and without any power), is a shorted or open semiconductor.
    A shorted component will read very, very low resistance, and an open one will display
    'OL' (overload), or a very,very high resistance becauise of all of the other components
    connect to the one you're testing in-place).
    With what little we can see so far, that's where I would start, just to see how bad the
    damage is. Any questions about how to use your meter, just ask.
     
  14. Nobody

    Nobody

    12
    1
    Aug 31, 2013
    Two things jumped at me:
    1. White residue on low voltage section and to lesser degree everywhere else. Might be water damage. Don't have to be spill - might be condensation.
    2. Lots of discoloration - it runs hot!

    I think most of the caps you took out are from power filter and TV probably will run just fine without them.

    It appeared that C133 runs hot (discoloration of the board right under it). It should not.
    If it boils out - Q101 and D102 might go. Check them for shorts and proper junction forward voltages (if transistor is bipolar, not FET).



    If there is any hope for this board, first wash it with proper board wash/cleaner, both sides. Google for the guides to properly wash PCBs. Make sure there is no hint of white residue, especially around small parts like IC301.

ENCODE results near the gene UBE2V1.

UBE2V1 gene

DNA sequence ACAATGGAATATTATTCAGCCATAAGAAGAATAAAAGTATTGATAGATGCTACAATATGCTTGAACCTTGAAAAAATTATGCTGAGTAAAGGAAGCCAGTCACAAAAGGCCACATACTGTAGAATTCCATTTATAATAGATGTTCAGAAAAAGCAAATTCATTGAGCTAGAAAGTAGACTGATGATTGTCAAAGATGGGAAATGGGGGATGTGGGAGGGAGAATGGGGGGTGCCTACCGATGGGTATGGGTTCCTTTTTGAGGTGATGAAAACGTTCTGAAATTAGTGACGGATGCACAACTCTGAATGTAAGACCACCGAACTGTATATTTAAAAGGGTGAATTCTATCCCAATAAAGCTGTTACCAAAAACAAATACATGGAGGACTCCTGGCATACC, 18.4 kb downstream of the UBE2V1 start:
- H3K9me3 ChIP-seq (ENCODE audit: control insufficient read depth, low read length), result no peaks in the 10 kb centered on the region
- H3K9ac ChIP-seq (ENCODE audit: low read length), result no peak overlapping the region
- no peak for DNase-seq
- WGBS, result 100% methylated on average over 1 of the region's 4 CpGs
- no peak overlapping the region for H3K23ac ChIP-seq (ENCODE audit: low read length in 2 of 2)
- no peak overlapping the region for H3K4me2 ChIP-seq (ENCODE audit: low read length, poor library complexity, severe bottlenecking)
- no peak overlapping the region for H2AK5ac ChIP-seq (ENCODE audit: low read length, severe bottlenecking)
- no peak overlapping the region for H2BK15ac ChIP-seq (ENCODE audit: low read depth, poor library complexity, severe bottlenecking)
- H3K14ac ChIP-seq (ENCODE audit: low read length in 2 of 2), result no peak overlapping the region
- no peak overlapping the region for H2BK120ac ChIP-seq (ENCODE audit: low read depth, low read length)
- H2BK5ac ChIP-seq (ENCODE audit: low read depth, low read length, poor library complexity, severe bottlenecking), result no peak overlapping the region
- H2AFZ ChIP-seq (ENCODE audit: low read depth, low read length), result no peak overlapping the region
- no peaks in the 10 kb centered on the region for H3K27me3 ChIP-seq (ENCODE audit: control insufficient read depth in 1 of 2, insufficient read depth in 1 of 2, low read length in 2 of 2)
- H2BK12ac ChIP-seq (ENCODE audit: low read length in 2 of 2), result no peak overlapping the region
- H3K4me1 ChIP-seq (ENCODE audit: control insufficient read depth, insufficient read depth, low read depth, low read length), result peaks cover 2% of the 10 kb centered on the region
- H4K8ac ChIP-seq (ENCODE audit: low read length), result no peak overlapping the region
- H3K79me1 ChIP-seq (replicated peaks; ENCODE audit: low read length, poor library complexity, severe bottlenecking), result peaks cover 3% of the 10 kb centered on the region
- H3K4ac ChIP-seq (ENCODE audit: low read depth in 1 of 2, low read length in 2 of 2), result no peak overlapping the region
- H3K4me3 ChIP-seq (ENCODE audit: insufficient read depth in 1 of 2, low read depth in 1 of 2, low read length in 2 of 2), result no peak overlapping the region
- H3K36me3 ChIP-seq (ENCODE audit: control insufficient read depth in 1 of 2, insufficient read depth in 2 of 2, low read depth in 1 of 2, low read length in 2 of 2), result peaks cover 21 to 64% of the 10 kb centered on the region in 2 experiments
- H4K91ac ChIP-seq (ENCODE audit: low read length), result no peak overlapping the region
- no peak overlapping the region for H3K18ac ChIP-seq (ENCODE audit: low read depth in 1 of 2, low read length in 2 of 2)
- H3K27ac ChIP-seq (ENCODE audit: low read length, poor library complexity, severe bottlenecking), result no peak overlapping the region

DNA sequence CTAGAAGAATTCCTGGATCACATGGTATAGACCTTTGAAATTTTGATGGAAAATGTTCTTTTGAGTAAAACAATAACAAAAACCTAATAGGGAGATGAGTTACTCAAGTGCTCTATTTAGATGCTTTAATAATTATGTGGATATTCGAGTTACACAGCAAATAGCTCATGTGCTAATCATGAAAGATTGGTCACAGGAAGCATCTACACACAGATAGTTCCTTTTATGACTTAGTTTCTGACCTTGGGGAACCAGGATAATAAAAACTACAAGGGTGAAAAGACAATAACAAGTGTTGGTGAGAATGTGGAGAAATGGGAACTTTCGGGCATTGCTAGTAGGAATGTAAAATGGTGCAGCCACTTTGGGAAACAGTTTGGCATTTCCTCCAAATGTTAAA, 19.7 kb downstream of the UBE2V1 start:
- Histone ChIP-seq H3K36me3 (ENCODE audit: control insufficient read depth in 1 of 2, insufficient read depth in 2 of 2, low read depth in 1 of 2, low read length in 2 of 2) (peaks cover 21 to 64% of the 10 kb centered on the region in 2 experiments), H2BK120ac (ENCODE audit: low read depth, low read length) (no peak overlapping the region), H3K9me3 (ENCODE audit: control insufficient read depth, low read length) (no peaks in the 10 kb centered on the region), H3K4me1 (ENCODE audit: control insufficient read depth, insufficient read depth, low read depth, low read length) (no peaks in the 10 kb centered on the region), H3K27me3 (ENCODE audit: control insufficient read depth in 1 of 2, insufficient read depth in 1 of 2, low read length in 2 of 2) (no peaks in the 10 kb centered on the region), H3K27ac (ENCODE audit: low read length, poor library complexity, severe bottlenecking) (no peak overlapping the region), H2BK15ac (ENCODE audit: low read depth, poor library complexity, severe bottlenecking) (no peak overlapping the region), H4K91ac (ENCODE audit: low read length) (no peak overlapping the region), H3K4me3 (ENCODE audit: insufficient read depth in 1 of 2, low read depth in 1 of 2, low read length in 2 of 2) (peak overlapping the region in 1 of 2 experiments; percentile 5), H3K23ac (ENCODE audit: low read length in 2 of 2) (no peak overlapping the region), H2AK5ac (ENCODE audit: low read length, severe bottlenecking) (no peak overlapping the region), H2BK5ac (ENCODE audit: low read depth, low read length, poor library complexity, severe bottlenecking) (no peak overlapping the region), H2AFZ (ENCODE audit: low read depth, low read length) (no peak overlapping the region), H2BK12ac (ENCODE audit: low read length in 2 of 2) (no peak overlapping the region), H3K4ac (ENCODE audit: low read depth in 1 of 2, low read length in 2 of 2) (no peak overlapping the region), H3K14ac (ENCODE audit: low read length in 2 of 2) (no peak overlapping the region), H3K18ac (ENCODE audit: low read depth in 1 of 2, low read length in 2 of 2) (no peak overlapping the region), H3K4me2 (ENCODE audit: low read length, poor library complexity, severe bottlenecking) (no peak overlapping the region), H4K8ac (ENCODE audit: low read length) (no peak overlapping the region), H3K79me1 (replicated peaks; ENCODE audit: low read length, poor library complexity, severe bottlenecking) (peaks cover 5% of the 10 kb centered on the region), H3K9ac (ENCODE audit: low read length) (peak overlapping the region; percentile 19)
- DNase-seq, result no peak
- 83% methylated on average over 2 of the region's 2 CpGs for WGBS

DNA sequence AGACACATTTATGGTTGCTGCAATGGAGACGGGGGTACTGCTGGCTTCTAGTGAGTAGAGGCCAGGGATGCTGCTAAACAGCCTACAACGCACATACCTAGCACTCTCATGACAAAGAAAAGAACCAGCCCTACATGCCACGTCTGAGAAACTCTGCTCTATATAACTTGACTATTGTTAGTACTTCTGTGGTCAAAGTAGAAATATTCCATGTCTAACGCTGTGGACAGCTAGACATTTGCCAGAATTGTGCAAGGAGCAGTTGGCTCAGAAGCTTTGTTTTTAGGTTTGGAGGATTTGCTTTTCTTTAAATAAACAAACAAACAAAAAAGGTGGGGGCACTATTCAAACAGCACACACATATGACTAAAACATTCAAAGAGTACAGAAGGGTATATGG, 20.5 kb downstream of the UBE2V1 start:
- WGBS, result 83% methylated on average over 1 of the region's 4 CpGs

Then change C133 and if necessary Q101 and D102.
    Put caps you took out back. They very rarely go bad, almost never.Just check them with meter, they should check open.
    Change ALL electrolytics next to largest heat sink, all low voltage section. To the bunch you may also change electrolytics in hot (high voltage) section as well.
    After all done check EACH low voltage output for shorts. Often there is zenner in parallel with output to prevent further damage to the main board when power supply for some reason goes over-voltage. I don't see any on the pictures but I might miss it.

    If you buy caps in bulk from China it will run you about $20 total. Not sure about Q and D.

    If white residue turns out to be water damage - see if other boards may have the same. If there is a lot of it on other boards - I would not bother. If it is condensation - you probably will see more next to the vents/grilles or where air draft would be. The sign that white stuff is from water - you can wipe it with your finger from solder mask (green area), but it is very persistent on solder joins. Usually even after board wash it is visible on the joints though to the lesser degree.

    Never run these boards without load! They usually require minimum load. Without load they may over-voltage and pop.

    Good luck!
     
  15. swenmasterson

    swenmasterson

    13
    0
    Sep 29, 2013
    Thanks for all the helpful tips and observations! My apologies for being impatient. Unfortunately, I had to scrap this project since I live in a really small room and the TV was taking up too much of my living space, the lack of time (have to work on my thesis and school work) doesnt help either. I bough another LCD TV with a faulty powersupply. This TV is only a 19inch, so its manageable for me to keep it and work on it over time. Ill make a new post describing whats wrong with it. Ive also made pictures without flash glares so if youd like to help me try and fix it I would really appreciate it. Thanks again guys.

    I would also like to kindly ask the moderator to close this thread. Thank you.
     
    Last edited: Oct 28, 2013